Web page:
- This may not be for everybody, but a concept I came up with that I've found incredibly useful (and admittedly really, really dorky,) is the idea of personifying my symptoms as a sort of character that lives in my body. Any symptom can then be attributed to that character's antics in whatever part of the body is being affected. Mine is this sort of amorphous blog-thing that likes to sit in different areas of my body and create sensations. This exercise serves a few functions at once:

    1 ) It takes your mind from a worry-cycle into a silly creativity cycle (how would this character cause these symptoms? How would he have to be shaped to create anxiety that spreads through my arms and legs?)

    2) It helps you view the symptoms with compassion instead of disdain. Your symptom are just your goofy TMS pet doing his goofy thing. He maybe is even trying to protect you. Easier to feel gratitude towards an imaginary creature than it is a bodily sensation.

    3) It makes it easier to achieve Outcome Independence, as once you've developed the character you can frame it like a visit from a pet instead of as a signpost for The Great Impending Doom.

    In Conclusion:
    I really like this work. I'm very inspired by it, very optimistic about it, and also scared out of my mind that it won't last. I'm excited to keep going with the work and seeing where I'm at in a year.

    Thanks for reading! Hope this was useful for somebody.
     
    JanAtheCPA likes this.
  2. JanAtheCPA

    JanAtheCPA Beloved Grand Eagle

    That's a good story, Guy! Not that long, and, thankfully, not particularly detailed, so give yourself a gold star for that! I've skimmed over innumerable paragraphs that go on and on, ad infinitum, with the excruciating details of people's symptoms and treatments, which are simply not relevant in order to do this work. You've already figured that out, and got through that part with admirable efficiency :D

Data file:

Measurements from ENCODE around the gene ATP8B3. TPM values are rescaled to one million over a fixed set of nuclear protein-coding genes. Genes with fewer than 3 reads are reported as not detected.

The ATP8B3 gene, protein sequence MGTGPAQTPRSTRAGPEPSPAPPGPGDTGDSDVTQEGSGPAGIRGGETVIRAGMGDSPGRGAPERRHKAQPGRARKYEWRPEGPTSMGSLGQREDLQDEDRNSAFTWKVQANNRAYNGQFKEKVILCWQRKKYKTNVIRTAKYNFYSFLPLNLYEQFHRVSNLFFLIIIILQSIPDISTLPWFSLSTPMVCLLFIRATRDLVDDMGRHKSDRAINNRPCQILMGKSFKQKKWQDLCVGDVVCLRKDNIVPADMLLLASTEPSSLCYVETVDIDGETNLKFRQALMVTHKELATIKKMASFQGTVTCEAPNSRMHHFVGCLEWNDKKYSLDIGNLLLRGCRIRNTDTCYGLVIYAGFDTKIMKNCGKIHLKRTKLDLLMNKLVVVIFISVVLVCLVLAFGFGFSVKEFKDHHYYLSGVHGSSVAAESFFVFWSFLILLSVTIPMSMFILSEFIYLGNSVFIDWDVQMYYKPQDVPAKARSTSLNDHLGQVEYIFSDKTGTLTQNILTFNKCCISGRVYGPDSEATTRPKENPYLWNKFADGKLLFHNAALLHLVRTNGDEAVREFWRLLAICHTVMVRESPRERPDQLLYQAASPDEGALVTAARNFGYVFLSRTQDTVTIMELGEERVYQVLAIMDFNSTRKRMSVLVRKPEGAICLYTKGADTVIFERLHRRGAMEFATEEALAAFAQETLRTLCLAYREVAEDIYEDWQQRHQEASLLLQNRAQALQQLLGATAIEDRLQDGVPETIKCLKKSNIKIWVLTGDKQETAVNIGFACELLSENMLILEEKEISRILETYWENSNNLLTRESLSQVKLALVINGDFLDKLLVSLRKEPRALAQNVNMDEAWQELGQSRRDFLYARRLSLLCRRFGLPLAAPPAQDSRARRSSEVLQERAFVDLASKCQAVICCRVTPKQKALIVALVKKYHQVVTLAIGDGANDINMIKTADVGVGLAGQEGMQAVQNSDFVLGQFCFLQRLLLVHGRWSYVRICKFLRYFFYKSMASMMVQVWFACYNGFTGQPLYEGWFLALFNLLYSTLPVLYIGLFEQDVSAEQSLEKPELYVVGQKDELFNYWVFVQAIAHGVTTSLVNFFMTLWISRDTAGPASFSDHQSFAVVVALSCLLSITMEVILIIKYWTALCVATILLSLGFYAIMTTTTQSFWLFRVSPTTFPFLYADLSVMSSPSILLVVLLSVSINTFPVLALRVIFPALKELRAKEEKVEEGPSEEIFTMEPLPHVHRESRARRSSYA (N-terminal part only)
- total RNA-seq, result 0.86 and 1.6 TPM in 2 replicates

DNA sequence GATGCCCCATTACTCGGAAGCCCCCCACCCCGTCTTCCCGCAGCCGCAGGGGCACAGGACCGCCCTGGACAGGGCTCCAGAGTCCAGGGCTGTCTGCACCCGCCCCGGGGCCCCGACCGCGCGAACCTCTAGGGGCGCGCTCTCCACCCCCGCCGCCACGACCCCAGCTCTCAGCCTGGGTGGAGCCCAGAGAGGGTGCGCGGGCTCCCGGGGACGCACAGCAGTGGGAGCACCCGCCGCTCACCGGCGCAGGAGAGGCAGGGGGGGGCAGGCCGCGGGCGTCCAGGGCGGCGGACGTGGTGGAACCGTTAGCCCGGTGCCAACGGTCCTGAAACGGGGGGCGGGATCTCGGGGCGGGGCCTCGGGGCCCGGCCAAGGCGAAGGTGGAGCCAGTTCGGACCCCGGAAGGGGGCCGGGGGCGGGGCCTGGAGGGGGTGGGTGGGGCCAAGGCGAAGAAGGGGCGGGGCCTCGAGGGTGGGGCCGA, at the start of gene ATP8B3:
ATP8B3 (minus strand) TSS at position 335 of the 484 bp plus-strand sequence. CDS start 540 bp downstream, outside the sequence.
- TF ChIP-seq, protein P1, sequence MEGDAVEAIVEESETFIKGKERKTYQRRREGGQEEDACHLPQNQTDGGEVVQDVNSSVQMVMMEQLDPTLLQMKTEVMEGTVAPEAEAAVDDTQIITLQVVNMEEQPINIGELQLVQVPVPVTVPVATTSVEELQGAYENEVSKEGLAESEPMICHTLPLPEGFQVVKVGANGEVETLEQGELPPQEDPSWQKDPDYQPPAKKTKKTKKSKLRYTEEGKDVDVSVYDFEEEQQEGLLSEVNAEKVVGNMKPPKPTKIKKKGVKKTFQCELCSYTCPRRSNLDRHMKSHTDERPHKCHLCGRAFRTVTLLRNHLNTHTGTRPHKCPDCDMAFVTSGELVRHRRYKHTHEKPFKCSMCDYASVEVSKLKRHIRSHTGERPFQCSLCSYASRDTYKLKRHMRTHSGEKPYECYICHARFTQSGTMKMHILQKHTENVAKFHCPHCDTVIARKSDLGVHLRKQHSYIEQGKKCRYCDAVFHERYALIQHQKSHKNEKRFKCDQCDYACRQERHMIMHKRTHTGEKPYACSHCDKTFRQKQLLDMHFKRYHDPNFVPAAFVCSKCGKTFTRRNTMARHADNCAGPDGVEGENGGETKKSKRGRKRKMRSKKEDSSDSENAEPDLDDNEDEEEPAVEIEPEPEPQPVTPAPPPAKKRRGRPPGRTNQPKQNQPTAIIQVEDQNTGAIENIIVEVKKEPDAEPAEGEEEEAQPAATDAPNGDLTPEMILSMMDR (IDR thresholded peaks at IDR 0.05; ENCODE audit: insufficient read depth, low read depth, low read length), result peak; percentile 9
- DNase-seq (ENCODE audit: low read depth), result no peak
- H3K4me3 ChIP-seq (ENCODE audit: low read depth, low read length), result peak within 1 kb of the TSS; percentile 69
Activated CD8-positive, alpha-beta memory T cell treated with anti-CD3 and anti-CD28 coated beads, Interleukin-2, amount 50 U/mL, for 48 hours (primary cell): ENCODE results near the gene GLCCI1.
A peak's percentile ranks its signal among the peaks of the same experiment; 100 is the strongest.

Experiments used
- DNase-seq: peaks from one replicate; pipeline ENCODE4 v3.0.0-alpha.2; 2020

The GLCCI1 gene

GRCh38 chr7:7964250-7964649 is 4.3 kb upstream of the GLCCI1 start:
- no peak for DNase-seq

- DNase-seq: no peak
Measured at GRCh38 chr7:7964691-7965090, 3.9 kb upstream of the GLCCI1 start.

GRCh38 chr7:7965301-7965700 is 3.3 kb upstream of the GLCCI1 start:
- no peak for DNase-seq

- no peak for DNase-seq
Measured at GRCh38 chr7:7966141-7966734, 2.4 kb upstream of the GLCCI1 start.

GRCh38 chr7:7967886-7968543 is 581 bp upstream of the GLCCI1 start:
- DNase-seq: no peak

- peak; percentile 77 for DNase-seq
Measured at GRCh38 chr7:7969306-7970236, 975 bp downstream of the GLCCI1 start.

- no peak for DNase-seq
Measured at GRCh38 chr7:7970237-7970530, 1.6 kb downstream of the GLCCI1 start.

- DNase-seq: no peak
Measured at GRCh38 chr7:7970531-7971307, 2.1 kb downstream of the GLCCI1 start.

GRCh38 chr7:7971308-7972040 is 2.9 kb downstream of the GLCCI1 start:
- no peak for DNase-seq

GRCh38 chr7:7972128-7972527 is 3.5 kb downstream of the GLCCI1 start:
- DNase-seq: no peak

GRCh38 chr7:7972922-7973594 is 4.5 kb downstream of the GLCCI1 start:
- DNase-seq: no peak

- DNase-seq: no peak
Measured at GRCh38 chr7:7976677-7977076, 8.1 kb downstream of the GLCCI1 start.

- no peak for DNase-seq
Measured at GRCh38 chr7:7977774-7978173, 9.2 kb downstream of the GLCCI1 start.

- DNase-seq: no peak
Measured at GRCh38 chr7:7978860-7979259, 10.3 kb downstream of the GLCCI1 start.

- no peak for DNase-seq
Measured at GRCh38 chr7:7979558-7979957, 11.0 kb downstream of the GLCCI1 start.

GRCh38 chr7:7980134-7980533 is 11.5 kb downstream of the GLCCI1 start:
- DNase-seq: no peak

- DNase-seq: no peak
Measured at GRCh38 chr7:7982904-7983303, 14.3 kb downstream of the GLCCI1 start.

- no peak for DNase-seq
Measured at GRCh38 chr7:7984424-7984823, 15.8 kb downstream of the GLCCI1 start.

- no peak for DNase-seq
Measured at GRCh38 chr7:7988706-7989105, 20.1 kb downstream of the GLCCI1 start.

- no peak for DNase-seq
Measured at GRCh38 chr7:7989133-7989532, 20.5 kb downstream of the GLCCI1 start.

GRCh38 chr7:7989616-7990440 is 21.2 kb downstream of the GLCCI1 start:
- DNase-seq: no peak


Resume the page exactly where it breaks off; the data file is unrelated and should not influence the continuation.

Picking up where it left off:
Feel free to read my profile story to see all the symptoms I was dealing with in 2011. Anxiety and depression were on the list, along with rapid weight loss due to digestive issues, and all kinds of weird neuro problems. I'd had episodes of extra heartbeats off and on all my life, and two decades of neck pain and debilitating headaches. Most of those symptoms are completely gone, others only bother me rarely and are easy to banish.

    You're worried that the success you've had so far won't last, but I'm here to tell you that it can last if you are willing to make the commitment to change your brain.

    Yes, you will have setbacks; we all have them. But if you start changing your brain, if you start making it a habit to think psychologically instead of physically, you will continue to have success even as you work on these things in the future.

    My core belief in this work is in my tagline: knowledge - belief - faith are the keys to recovery.

    And give yourself credit for not only being here and doing this work, but for fighting back against your brain's fear about writing in public. Together, we can do this!

    ~Jan
     
    AnotherTMSGuy and Lizzy like this.